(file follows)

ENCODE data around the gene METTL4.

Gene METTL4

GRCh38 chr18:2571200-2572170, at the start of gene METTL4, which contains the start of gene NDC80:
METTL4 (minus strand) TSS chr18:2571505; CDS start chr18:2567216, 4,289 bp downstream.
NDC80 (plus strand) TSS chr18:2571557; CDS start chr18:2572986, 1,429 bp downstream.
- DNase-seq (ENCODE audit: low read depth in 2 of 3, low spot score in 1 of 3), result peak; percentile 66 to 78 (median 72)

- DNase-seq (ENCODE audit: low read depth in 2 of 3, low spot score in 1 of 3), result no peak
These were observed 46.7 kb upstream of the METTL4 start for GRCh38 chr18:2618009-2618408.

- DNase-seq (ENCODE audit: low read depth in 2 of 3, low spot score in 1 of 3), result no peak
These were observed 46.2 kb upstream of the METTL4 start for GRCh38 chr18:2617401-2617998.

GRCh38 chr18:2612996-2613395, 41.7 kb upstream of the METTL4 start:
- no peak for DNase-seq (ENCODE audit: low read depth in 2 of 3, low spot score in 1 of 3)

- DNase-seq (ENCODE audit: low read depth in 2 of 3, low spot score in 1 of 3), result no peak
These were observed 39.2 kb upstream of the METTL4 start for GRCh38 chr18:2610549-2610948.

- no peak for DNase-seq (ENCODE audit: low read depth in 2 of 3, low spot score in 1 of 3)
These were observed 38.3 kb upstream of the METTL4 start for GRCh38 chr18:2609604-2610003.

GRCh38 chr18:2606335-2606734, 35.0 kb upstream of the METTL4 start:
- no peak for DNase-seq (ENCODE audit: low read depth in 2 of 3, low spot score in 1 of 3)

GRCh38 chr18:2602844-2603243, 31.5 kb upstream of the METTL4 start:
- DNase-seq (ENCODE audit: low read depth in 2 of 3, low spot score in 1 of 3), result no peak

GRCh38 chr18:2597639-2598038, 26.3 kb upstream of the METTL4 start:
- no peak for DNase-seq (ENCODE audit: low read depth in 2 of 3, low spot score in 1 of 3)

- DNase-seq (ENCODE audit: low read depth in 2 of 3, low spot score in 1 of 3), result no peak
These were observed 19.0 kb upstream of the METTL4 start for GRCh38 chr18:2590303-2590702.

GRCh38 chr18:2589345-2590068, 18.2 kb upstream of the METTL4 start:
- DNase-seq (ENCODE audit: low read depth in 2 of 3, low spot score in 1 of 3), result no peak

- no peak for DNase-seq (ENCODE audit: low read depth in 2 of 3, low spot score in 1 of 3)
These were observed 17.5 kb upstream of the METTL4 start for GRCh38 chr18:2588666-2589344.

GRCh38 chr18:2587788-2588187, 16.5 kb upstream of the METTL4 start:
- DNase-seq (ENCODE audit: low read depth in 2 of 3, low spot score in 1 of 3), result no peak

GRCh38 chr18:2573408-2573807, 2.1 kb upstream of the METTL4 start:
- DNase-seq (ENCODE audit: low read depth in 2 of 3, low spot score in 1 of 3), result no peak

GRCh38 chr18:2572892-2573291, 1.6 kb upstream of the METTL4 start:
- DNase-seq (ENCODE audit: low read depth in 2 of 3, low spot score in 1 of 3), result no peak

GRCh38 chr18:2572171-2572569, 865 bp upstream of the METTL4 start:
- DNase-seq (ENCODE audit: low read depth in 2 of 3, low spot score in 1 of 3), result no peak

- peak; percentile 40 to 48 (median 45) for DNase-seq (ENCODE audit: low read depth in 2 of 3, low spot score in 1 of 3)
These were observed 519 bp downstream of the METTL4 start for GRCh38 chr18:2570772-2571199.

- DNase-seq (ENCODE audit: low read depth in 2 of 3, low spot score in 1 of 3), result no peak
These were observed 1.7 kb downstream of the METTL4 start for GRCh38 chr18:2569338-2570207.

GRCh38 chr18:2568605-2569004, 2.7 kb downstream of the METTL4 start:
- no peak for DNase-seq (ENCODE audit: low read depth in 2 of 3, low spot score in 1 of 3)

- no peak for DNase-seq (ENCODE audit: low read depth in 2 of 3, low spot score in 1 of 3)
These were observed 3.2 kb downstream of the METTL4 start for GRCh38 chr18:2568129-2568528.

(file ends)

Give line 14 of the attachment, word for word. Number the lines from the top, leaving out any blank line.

These were observed 39.2 kb upstream of the METTL4 start for GRCh38 chr18:2610549-2610948.